Leading avian influenza scientists from around the world say more research is needed to understand the H5N1 bird flu virus to be able to effectively diagnose and treat the disease. That's the conclusion of scientists attending a two-day World Health Organization (WHO) meeting to review what steps need to be taken to prevent the virus from becoming easily transmissible among humans.
The avian flu experts agree, better diagnostic tests must be developed to identify those people who are carrying the H5N1 virus, but do not show symptoms. They note the virus is not stable and keeps changing its form.
The head of WHO's Animal and Human Influenza Program, Mike Perdue, says the same is true for anti-viral drugs. He says hospital and clinical studies have discovered some resistance to the two primary anti-viral drugs used to treat human cases of the deadly H5N1 strain of bird flu. These are Tamiflu and Amantadine.
"So, there is an urgent need to look at other anti-viral avenues, either different ways of delivering current drugs, or new variations on the drugs that are available," said Perdue.
In most cases, Perdue says, Tamiflu continues to save lives, but he notes the drug must be used very early in the infection to be effective.
Bird flu is taking a huge economic toll. Some 230 million birds have been destroyed to prevent the disease from spreading among poultry, and to limit human exposure. In the first 18 months of the pandemic, between 2003 and 2004, WHO reports, the global agriculture sector lost more than $10 billion. Those most affected are small farmers, who have had their livelihoods wiped out.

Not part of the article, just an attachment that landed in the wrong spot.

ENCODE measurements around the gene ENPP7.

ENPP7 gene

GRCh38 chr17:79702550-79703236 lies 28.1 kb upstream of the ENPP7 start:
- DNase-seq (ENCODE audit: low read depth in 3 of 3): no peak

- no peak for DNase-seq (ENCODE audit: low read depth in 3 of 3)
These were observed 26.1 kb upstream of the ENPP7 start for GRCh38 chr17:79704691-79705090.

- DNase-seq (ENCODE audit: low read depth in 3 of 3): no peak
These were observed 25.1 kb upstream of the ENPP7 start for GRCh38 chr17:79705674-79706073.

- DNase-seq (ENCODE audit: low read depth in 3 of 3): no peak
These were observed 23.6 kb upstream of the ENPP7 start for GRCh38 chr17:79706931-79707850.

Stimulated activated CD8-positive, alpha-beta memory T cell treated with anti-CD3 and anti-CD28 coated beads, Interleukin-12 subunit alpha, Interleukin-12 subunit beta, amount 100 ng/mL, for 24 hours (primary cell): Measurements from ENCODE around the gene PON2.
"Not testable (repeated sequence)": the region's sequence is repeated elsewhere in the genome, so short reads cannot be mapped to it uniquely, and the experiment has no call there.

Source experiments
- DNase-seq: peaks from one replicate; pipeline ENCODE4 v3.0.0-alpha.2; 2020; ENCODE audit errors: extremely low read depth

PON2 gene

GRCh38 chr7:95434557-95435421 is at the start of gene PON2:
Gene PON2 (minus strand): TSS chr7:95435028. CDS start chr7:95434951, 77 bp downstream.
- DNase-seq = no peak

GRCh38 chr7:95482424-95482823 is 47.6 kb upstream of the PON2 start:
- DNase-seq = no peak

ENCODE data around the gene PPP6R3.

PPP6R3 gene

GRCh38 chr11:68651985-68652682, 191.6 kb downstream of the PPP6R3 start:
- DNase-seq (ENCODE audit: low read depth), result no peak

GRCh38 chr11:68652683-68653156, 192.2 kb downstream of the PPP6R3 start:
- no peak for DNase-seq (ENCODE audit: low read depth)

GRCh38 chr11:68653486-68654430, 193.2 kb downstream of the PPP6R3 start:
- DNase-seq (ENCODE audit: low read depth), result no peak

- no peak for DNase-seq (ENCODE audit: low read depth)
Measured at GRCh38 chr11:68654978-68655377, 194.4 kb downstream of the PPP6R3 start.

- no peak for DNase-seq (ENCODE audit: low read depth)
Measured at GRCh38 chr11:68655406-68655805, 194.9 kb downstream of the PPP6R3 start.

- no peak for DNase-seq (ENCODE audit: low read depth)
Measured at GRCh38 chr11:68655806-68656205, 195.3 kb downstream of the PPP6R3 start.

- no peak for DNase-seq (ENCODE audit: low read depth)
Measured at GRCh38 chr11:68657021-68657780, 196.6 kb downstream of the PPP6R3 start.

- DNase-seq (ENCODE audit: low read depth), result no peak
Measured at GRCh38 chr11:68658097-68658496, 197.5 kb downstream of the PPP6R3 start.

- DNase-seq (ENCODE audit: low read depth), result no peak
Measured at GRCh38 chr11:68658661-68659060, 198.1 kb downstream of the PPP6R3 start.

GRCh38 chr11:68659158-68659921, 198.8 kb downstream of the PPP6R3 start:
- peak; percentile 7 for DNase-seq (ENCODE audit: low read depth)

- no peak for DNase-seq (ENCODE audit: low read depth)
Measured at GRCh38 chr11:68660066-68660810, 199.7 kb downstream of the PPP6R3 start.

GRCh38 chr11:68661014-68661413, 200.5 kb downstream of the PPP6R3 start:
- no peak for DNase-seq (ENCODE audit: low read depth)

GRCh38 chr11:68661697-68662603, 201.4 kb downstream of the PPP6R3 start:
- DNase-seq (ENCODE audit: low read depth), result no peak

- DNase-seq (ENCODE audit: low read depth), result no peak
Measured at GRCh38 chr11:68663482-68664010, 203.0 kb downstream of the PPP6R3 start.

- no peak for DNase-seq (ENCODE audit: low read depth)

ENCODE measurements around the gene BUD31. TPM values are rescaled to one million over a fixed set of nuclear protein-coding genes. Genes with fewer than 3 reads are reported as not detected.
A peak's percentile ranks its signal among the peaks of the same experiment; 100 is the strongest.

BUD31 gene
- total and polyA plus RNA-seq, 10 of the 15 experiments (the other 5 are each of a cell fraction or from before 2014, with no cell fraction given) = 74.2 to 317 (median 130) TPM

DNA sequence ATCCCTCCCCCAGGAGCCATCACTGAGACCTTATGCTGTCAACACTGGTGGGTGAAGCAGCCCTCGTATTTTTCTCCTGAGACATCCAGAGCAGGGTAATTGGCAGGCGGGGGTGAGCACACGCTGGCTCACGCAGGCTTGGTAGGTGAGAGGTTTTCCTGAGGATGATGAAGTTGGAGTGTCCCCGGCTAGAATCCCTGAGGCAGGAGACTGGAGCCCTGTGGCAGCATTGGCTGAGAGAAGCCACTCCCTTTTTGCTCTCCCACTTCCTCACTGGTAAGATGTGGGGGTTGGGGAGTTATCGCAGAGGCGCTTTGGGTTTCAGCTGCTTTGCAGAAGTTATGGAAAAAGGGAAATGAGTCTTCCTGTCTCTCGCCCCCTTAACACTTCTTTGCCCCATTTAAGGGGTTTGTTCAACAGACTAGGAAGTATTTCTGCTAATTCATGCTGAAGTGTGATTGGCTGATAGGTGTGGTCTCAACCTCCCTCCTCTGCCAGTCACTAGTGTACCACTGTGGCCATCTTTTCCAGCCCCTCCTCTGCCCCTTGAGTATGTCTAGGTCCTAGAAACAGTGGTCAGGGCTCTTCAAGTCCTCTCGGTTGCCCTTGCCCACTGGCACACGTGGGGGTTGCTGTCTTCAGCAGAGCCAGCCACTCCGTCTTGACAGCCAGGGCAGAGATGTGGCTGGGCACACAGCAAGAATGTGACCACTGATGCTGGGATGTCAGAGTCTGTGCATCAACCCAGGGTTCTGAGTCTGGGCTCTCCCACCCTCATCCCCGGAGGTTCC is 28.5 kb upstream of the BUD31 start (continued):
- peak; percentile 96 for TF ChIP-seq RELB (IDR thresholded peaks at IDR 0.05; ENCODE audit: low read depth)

Purdue says the virus has not been seen in migratory birds for many months, and it is not clear whether it will reappear this year. He attributes this to heightened surveillance in countries where bird flu has surfaced.
"So, they have started looking closer at their poultry production practices relative to the migratory bird flight patterns," he added. "We have also had more interest in the illegal trade of poultry and poultry products, which some people say is also a significant mechanism for transmitting the virus. So, it is just this heightened awareness of the fact that the virus is being spread by unique vectors or transmission routes, I think, has increased the likelihood that they will keep it out of the poultry population."
For now, avian influenza is still a disease of animals. Only people who have had close contact with poultry infected with the deadly H5N1 strain of the virus have become ill and died. Scientists say if they can solve the problem in animals, they can solve it in humans. To date, the World Health Organization reports 251 human cases of bird flu, among whom 147 have died.